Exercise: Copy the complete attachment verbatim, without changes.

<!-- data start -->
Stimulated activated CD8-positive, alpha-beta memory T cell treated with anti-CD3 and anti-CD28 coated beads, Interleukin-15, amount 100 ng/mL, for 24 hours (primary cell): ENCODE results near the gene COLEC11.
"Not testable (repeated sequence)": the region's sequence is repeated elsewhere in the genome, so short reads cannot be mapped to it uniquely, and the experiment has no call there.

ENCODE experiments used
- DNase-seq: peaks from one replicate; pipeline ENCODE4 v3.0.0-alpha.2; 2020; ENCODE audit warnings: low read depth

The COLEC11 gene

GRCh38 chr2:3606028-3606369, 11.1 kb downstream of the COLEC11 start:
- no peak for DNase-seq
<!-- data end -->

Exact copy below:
Stimulated activated CD8-positive, alpha-beta memory T cell treated with anti-CD3 and anti-CD28 coated beads, Interleukin-15, amount 100 ng/mL, for 24 hours (primary cell): ENCODE results near the gene COLEC11.
"Not testable (repeated sequence)": the region's sequence is repeated elsewhere in the genome, so short reads cannot be mapped to it uniquely, and the experiment has no call there.

ENCODE experiments used
- DNase-seq: peaks from one replicate; pipeline ENCODE4 v3.0.0-alpha.2; 2020; ENCODE audit warnings: low read depth

The COLEC11 gene

GRCh38 chr2:3606028-3606369, 11.1 kb downstream of the COLEC11 start:
- no peak for DNase-seq